Please detail for us the San Luis Potosí portion of the trip which will allow you to reach Puerto Vallarta in one day. That part of the route has never really been explained and I can't really see that if you go all the way to Querétaro to pick up the Mexico-City Guadalajara toll that you make Puerto Vallarta before eleven or 12 o'clock at night. That SLP to PV seems to me to be a very long day. Much more than I would care to drive. Particularly down the coastal highway from Compostela to PV after dark.

jerezano


Jim B

Oct 27, 2008, 6:08 AM

Post #5 of 9 (4207 views)

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Re: [jerezano] Driving to Aticama

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Hi Jerezano,

I left PV at around 7:30 AM and reached SLP sometime around 6-7 PM. it was along drive but the only slow part is the climb to Compostela until reaching the bypass to GDL. It was a saturday and the drive around GDL went smoothly. My wife doesn't like real long drives but we stopped every two hours to stretch and reached SLP in daylight. The next day we completed the drive to the border. All driving in daylight. I've only made this drive north. I'm currently away from home on a road trip but will be home this weekend. My home computer and notes would have a more detailed description of the route and time if you would like more specific information.

Jim



jerezano

Oct 28, 2008, 8:01 AM

Post #6 of 9 (4176 views)

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Re: [Jim B] Driving to Aticama

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Hello Jim B,

Thanks for the time clarification on driving from Puerto Vallarta to San Luis Potosí. A twelve hour drive makes a long day but the dark hours were so short that it is possible for most of us.

But we need to know the route. What highways did you use? Taking the cuota from Guadalajara all the way to Querétaro and then on up to San Luis Potosí throws a lot of extra mileage into the trip. Of course it is on superhighway, but is that the way you did it, or is there a shorter way? Those secondary roads from SLP to Guadalajara don't look too hot on the Gui Roji and I remember a bus trip from Lagos de Marino to San Luis Potosí several years ago that traveled some pretty bad surfaces. From Lagos to SLP is the logical short cut.

So please tell us what routes you used.

jerezano


Jim B

Nov 6, 2008, 7:13 AM

Post #7 of 9 (4117 views)

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Re: [jerezano] Driving to Aticama

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I left PV driving north on 200 and at Compostela picked up the bypass to 15 east to GDL. From there drove the bypass around GDL to 80 NE towards San Juan De Los Lagos, Lagos De Moreno(use a bypass around the city) and Ojuelos de Jalisco. Just before Villa de Arriaga connected to a bypass to SLP. We spend the night at SLP. it was easy on/off for selection of hotels coming into the city from the east on 57. The next day we picked up 57 to Matehuala, connected onto 40 west of Monterrey, bypass around Monterrey and north to Laredo and the Colombia crossing.

PV- SLP 435m 10 hrs (from our location in the Old City)

SLP- Border 470m 9 hrs.


jerezano

Nov 6, 2008, 9:12 AM

Post #8 of 9 (4101 views)

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Re: [Jim B] Driving to Aticama

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Hello Jim B,

Thanks for your details on driving from Guadalajara to San Luis Potosí. This is the route about which there seems to be some confusion.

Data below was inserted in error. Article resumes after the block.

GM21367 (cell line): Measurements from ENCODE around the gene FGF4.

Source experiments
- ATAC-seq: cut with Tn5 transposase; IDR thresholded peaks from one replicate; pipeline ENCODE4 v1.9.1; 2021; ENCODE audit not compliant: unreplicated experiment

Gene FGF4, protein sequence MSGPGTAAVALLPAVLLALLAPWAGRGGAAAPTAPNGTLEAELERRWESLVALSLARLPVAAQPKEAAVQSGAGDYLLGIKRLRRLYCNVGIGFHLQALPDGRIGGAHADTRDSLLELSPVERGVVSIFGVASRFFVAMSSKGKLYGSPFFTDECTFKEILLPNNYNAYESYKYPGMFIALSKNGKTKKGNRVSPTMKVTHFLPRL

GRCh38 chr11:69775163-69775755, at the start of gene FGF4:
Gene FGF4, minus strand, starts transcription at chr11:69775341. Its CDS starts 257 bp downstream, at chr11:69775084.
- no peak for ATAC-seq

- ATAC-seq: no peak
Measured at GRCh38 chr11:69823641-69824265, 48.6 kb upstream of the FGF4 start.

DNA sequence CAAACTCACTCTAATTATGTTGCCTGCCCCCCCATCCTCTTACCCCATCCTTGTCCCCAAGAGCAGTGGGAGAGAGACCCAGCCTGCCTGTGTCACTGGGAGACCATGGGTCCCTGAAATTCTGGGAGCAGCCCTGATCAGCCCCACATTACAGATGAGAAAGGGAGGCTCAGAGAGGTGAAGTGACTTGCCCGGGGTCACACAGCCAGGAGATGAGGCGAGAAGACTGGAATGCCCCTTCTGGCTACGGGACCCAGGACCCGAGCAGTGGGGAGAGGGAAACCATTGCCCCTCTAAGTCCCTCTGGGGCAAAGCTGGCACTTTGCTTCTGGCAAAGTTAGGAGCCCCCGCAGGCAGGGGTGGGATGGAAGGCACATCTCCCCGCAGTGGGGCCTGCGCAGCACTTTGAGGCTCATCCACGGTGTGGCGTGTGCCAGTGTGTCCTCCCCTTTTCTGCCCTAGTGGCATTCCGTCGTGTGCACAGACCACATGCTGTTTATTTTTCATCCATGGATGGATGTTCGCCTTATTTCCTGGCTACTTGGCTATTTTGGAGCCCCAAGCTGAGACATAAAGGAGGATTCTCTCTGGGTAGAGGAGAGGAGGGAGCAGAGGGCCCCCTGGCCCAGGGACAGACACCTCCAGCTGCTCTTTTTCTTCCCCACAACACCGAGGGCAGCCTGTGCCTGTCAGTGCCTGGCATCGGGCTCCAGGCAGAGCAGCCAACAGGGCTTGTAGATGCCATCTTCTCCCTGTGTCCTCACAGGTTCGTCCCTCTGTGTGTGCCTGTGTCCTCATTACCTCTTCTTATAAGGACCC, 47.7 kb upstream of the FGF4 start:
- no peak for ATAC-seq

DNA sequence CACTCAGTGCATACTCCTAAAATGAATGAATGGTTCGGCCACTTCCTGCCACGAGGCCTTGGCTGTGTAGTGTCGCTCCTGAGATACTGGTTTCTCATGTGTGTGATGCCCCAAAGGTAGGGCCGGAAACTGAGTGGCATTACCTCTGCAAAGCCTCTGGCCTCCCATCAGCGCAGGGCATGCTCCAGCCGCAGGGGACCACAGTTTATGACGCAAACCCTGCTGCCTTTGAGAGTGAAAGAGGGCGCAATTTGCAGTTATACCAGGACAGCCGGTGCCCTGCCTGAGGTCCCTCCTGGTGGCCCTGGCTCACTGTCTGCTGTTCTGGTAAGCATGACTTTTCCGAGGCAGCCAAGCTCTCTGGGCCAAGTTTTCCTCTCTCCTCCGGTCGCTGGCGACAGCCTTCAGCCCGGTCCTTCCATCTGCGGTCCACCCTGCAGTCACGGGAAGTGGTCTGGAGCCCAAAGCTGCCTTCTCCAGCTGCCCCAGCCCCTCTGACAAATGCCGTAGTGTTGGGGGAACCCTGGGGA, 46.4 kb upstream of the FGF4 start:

As I understand it, you take the Guadalajara-Mexico cuota (Fed 80) as far as Lagos de Marino, but at that intersection of Fed 80 with Fed 45D (Aguascalientes-Mexico) instead of turning southeast on the 45D cuota to Querétaro you coninue on Fed 80 non-cuota to Lagos de Marino take the periferico and continue north on Fed 80 to Villa de Arriaga. At Villa de Arriaga instead of continuing north on Fed 80 to San Luis Potosí you exit east on a bypass to San Luis Potosí, overnight there and then on north to Mathuela etc.

Fed 80 from Lagos de Marino to Villa de Arriaga is the shortest route Guadalajara-San Luis Potosí and depending on the condition of the highway should be a comfortable drive. So what is the condition of that highway? It shows on the map as a two lane federal highway but if the surface is well maintained it should be pan comido. How is the surface? Are there many small towns with speed traps? Apparently no mountain driving. I have never traveled that route but it appears to be the most logical way to drive to the Lake Chapala area if one chooses the San Luis Potosí north to the border route. For people East of St Louis MS the Los Indios (Harlingen, Texas) to Cd. Victoria to SLP by the Via Corta and then to Villa Arriaga to Lagos de Marino to Guadalajara route would seem to be the logical way to travel to Lake Chapala. Kansas City to Denver the Colombia crossing, etc.

Did you notice the signage coming south out of San Luis Potosí? What do the signs say at the exit to Villa de Arriaga? And at San Luis Potosí if one takes the north-south bypass as you probably did is there lodging or did you have to enter the city?

jerezano


(This post was edited by jerezano on Nov 6, 2008, 9:21 AM)


Jim B

Nov 6, 2008, 10:57 AM

Post #9 of 9 (4088 views)

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Re: [jerezano] Driving to Aticama

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Here are the answers to your questions (I hope):

You are correct instead of turning west to Aguascalientes on 45D I continued NE on Fed 80. It is a two lane road but I found it to be in very good condition. The only towns/cities on that stretch is Lagos de Moreno (which you can bypass) and Ojuelos de Jalsico (which isn't very large and easy to get through). Otherwise nothing else and no police in sight. Light traffic (this was a Saturday of Easter weekend) and moved right along at 60 mph and Mexicans were passing me. I sketched out a map of this section if interested?

Your are correct I exited east a couple k's just before Villa de Arriaga (clearly marked to SLP) and followed the bypass to Fed 57D coming north from Queretaro. At this point it was around 6PM so I turned west off 57D into the section of 57 that led to SLP Centro and after a short drive you will find a number of hotels on the left side (Fiesta Inn, City Express, Country Inn & Suites - where I stayed). Traffic was light and you don't really get into the city proper. As far as I could see there were no hotels on the SLP bypass but the route I used was easy in/out of SLP for hotels.

The next morning I drove back out of the city on 57 and picked up 57D bypass north to Saltillo/Manthuela. The return to the bypass was well marked and easy to find.